• Capable of taking components up to 3.3 metres diameter, 2.5 metres height and 20 tonnes weight.
  • Research is focused on developing new and innovative machining techniques for nuclear pumps, valves and tube sheets.
  • R&D into high-performance drilling of high length-to-diameter ratios on a milling platform, and use of ultra-high pressure coolant for high length-to-diameter drilling.

Heckert HEC800

Starrag HEC800

  • Heavy-duty machining centre for milling, turning, drilling and multi-diameter turn-face capabilities.
  • Spindle can be locked in either horizontal or vertical position using mechanical hirth coupling.
  • Tangential turning function for single point turning, boring and facing flange features.
  • Ideal for machining valve bodies and housings requiring turning, milling and boring.
  • R&D focuses on process optimisation and new techniques for special features.

Mori Seiki NT6600

NT inner

  • Large multi-axis mill-turn machine.
  • Features include sub-spindle, bar support unit and three programmable travelling steadies.
  • Capable of machining very slender workpieces of over 6 metres length, or large components of up to 1 metre diameter and 7 tonnes weight.
  • Can produce a wide variety of components such as large seals and valve bodies.
  • Research focus is on innovative machining techniques for the rapid manufacturing of ultra-slender reactor components with length-to-diameter ratios of over 150:1.

Hartford LG-500

  • Compact machine tool for tapping, drilling and milling workpieces up to 300kg.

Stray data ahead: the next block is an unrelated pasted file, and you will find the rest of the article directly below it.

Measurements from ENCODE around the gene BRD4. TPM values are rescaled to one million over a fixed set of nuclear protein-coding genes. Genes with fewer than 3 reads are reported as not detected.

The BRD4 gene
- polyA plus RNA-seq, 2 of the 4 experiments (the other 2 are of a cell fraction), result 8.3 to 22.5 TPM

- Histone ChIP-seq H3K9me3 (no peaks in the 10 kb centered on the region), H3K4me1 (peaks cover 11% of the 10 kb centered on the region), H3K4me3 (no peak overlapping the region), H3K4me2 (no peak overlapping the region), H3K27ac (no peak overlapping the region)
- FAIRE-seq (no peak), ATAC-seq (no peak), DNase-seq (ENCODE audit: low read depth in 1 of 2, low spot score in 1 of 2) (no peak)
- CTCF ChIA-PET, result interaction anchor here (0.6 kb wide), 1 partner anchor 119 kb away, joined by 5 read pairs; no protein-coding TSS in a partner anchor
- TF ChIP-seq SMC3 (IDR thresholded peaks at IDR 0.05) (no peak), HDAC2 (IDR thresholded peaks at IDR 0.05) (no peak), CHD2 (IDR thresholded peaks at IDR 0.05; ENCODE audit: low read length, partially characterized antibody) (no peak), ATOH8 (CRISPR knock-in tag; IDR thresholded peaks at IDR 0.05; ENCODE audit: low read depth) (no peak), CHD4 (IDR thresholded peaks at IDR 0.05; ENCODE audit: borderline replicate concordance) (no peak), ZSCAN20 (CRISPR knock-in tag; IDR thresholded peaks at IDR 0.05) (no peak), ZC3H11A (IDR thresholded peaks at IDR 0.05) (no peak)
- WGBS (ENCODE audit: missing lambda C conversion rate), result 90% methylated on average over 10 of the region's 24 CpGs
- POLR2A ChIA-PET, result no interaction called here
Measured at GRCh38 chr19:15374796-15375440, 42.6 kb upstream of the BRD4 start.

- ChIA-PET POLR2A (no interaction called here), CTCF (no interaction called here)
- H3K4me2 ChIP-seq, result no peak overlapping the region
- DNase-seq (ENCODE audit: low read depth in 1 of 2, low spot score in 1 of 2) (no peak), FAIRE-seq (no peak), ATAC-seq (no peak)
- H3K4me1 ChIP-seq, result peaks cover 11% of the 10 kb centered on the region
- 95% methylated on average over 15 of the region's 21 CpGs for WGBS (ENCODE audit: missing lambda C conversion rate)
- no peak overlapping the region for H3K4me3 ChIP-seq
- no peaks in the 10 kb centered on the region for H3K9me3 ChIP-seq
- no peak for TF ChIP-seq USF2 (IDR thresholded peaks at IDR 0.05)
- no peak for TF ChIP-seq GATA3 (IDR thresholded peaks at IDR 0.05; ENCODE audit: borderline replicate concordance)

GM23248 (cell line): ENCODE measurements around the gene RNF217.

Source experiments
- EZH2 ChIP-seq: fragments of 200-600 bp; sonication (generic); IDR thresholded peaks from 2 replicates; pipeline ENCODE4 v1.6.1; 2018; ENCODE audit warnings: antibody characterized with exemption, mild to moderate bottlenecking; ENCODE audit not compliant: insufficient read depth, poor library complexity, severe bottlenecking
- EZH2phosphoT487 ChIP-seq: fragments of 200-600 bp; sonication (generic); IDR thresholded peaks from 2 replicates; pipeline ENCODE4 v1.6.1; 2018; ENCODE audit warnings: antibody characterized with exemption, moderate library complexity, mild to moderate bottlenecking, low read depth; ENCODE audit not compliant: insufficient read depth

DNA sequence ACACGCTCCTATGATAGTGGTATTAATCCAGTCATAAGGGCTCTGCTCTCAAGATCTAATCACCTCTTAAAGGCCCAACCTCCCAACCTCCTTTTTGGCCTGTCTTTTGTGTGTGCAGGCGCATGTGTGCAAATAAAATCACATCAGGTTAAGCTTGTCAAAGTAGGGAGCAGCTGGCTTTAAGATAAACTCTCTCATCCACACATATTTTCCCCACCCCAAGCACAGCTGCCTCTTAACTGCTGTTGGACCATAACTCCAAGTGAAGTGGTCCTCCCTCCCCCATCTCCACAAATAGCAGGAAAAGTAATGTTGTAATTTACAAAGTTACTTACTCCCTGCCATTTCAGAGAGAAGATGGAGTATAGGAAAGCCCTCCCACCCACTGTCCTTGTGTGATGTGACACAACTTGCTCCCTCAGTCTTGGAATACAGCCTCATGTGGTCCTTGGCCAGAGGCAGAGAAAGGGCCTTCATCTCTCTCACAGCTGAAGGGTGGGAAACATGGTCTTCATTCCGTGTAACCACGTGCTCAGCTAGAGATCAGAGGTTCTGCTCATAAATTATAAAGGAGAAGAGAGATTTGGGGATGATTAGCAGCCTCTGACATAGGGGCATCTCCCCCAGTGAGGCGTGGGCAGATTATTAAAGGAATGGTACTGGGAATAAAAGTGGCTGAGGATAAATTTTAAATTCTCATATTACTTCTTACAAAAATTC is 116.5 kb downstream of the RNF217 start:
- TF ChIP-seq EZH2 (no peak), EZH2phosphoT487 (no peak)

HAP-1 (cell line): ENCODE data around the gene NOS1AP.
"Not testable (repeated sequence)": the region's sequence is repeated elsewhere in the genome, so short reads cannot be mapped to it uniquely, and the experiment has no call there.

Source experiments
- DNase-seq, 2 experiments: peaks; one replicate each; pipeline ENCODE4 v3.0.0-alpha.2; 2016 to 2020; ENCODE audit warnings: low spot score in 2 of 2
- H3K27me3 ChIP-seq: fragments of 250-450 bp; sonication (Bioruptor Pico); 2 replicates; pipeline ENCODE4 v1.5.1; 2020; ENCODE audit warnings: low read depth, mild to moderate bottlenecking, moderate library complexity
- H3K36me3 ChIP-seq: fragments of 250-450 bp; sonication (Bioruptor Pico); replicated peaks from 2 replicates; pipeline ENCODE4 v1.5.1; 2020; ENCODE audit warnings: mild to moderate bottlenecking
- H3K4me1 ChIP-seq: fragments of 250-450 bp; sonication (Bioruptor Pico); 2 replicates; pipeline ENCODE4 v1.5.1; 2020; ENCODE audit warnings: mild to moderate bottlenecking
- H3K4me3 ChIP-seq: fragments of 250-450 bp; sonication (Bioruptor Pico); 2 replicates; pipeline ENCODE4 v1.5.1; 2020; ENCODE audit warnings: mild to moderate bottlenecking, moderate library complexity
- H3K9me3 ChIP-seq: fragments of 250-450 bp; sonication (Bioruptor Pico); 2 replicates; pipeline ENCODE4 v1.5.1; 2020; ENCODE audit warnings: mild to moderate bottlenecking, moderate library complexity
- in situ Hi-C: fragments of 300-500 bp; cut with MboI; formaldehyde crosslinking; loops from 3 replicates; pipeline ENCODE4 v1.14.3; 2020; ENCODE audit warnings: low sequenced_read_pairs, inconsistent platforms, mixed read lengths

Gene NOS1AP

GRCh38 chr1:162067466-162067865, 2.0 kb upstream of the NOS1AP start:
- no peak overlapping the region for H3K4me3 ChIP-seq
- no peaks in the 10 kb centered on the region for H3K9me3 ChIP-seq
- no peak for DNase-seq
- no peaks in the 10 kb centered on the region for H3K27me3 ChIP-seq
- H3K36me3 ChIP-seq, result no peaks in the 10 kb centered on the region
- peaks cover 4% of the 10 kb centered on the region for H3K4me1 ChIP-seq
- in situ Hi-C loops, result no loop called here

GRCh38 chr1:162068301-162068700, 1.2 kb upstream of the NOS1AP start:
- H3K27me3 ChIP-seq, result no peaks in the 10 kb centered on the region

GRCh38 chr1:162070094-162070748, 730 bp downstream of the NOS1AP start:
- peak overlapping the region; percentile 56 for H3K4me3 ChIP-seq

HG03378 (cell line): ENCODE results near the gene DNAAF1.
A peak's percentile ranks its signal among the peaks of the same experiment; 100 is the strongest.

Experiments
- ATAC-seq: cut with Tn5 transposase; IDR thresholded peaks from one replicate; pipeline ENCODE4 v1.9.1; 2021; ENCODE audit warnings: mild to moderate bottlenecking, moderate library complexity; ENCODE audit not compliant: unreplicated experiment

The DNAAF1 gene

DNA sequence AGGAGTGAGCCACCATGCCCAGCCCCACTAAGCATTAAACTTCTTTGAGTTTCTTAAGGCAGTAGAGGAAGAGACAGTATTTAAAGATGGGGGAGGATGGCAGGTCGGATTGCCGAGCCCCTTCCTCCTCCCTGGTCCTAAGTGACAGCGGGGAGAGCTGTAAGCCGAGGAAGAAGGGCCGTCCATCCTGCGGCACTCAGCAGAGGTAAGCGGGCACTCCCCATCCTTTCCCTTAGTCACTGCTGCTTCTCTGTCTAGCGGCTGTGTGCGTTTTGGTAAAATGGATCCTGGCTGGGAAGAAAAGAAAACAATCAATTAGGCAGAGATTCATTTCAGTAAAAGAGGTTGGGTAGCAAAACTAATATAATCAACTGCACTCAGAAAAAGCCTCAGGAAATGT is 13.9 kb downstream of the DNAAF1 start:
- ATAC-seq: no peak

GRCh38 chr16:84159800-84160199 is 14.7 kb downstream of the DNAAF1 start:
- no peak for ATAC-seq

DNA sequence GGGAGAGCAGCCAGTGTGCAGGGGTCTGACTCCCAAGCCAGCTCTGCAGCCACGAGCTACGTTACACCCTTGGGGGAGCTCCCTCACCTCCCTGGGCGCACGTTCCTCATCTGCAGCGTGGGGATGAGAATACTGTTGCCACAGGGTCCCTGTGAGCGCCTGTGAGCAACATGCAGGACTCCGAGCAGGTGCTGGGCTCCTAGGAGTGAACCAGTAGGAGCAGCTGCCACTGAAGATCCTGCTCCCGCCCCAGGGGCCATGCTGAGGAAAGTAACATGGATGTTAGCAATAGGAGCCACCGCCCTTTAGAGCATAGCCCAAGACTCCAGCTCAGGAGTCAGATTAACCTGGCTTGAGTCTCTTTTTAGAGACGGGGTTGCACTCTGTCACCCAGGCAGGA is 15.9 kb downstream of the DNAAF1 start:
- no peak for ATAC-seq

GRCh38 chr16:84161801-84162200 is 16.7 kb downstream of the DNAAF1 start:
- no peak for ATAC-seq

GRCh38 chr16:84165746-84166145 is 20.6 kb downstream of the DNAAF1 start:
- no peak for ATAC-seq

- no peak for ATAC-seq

• Advanced features include Fusion Coolant Systems supercritical carbon dioxide system, and SKF minimum quantity lubricant (MQL) system.
  • Comprehensive range of instruments to measure machining forces, temperature and power use.
  • Problem-solving for SMEs and sub-contractors.
  • Fundamental research, tooling optimisation and machinability studies.

Mazak Integrex i-200

  • Single set-up high-precision machining on workpieces measuring up to one metre, combining the capabilities of a high-powered turning centre and full-function machining platform.
  • ChilAire near-cryogenic liquid carbon dioxide coolant system.
  • Comprehensive range of instruments to measure machining forces, temperature and power use.
  • Problem-solving for SMEs and sub-contractors.
  • Fundamental research, tooling optimisation and machinability studies.


TBT engineer

  • Large deep-hole boring centre, capable of drilling 5-110mm diameter and 8 metres depth.
  • Advanced features include the world’s first programmable drill tube vibration dampers, high-pressure coolant system, and constant monitoring of key process variables.
  • Capable of producing key parts for reactor internals, plus high-value parts for oil and gas and other industries.
  • Research focuses on developing new techniques to drill extremely deep holes (length-to-diameter ratio up to 500:1) in a single automated process.

For detailed information about our machining resources, download the Nuclear AMRC equipment & capability directory (5MB pdf).